What happens if your Australian citizenship is denied? What should you do now? Reading this article might shed some light on what your next step should be. Australian citizenship offers numerous advantages that you would practically benefit from, such as:
- Hassle-free travel and re-entry
- Consular support while overseas
- Access to government services
- Right to vote
- Passport and travel benefits
- Permanent residency
- Employment Opportunities
But what if your citizenship application is denied? In this article, we will explore the reasons for citizenship application denial and the options you may have to address this. So, whether you are a migrant looking to become a citizen or a current citizen interested in learning more, read on to discover the significance of Australian citizenship.
Reasons for Australian Citizenship Denial
There are several reasons why an Australian citizenship application may be denied, including:
1. Failure to prove identity. Failure to establish identification is one of the main causes of Australian citizenship denial. Since the verification of identity is one of the most crucial steps in the application process, this indicates that there is no satisfaction with verified identity.
An applicant submits an identify declaration to the Department as part of their application for citizenship. A completed identity declaration signed by an existing Australian citizen is needed as well. The existing Australian citizen must not be related to the applicant, and must meet other eligibility criteria.
2. Failure to meet residency requirements. After four years of residency in Australia, a permanent resident of the country may apply for citizenship. The DHA can reject the application if the applicant fails to meet residency requirements. Generally, you must have been residing in Australia with a valid visa as a permanent resident or an eligible New Zealand Citizen.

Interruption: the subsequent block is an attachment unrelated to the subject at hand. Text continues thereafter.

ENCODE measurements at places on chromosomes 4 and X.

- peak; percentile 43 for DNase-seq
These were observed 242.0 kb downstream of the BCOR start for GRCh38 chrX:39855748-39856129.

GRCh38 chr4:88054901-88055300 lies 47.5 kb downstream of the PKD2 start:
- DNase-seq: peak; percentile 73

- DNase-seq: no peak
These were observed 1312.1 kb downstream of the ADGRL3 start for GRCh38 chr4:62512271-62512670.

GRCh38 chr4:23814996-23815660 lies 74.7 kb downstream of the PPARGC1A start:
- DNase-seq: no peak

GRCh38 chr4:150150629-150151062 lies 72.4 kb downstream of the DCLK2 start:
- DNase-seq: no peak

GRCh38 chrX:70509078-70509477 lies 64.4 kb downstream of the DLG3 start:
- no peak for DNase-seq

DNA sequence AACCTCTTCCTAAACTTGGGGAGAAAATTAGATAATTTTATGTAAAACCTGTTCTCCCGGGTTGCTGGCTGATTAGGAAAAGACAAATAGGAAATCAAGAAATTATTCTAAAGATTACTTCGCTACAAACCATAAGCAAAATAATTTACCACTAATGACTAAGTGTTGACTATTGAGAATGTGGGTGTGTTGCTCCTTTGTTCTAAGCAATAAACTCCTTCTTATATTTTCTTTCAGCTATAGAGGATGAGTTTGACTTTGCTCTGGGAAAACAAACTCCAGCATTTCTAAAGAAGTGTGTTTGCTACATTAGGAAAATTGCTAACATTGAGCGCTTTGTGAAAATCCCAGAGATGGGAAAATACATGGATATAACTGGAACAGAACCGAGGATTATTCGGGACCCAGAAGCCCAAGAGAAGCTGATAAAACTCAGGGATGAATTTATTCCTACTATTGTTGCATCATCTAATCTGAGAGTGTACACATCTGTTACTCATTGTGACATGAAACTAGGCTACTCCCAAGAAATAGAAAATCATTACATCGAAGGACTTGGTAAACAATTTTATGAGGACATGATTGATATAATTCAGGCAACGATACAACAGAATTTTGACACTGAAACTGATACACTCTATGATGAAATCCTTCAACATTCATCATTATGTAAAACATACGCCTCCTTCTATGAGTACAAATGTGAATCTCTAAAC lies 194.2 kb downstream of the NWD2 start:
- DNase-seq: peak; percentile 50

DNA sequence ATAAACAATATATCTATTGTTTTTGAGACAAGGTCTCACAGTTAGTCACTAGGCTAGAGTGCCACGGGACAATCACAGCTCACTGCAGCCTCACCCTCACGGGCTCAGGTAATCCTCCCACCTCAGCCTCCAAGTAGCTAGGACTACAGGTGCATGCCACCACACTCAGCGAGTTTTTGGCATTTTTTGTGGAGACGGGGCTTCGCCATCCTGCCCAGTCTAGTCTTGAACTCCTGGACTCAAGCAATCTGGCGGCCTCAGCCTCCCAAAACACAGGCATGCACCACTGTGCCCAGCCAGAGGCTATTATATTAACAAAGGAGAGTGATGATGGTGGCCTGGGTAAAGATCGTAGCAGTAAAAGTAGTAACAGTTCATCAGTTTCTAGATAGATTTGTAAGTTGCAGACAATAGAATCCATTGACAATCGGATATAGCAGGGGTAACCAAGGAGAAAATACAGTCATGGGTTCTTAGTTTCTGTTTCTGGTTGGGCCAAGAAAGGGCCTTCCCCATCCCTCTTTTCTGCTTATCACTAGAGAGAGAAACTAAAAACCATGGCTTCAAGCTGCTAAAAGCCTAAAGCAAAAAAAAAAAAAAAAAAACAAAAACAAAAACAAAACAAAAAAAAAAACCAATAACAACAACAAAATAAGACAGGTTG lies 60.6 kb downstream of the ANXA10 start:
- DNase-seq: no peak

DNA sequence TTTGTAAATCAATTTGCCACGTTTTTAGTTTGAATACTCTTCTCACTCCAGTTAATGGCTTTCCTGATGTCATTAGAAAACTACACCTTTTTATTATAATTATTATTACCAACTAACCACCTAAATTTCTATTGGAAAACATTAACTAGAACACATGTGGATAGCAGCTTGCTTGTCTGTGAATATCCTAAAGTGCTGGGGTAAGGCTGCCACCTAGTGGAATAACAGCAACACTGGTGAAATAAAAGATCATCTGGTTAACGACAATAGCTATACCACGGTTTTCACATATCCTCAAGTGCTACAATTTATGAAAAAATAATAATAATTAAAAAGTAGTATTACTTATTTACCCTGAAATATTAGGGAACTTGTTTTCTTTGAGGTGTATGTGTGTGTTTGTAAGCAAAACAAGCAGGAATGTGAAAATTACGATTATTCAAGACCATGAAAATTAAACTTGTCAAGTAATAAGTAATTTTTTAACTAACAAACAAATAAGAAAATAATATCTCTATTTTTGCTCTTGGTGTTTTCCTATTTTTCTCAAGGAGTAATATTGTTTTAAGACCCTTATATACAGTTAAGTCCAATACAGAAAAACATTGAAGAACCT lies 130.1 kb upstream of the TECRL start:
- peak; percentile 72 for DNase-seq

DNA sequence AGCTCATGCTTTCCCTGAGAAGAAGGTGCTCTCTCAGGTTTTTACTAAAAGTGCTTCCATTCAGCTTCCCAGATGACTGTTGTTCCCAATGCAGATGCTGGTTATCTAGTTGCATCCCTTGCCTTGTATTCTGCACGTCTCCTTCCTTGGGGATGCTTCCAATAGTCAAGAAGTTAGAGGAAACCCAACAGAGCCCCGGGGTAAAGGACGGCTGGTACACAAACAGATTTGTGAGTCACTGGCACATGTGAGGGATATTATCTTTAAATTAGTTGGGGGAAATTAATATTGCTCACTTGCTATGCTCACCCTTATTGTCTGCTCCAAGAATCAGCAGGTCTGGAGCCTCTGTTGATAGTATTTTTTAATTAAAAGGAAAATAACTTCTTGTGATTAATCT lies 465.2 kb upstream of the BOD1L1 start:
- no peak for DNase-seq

3. Failure to meet character requirements. The Minister’s dissatisfaction with the applicant’s character is the most common reason for rejecting citizenship applications. This can include having a criminal history or other things that makes one wonder about the character of the applicant. Applicants should provide a National Police Check or overseas penal clearance certificate if they don’t want their Australian citizenship application rejected.
4. Failure to pass the citizenship test. Applicants must pass a citizenship test that assesses their knowledge of Australia and its values. If the applicant fails the test, their application may be refused.
What Are Your Options?
The following steps can be taken for an Australian citizenship refusal:
- Request for review. The applicant can request a review of the decision by the Administrative Appeals Tribunal (AAT) within 21 days of receiving the notice of refusal.
- Reapply: The applicant can reapply for citizenship if they believe they can address the reasons for the refusal.
- Seek legal advice: It is recommended that the applicant seek legal advice to understand their options and the best course of action to take.
Regardless of why the application was denied, seeking legal advice can help the applicant understand their options and the best course of action to take. If the applicant decides to request a review or reapply, you must ensure that all requirements are met and that all information provided is genuine and accurate to avoid the risk of having the application denied again.
Australian Citizenship: Frequently Asked Questions
1. How Long Does it Take to Process an Australian Citizenship Application?
The processing time for an Australian citizenship application varies depending on the type of application and individual circumstances. Below are the estimated processing times for different types of applications as of September 2023.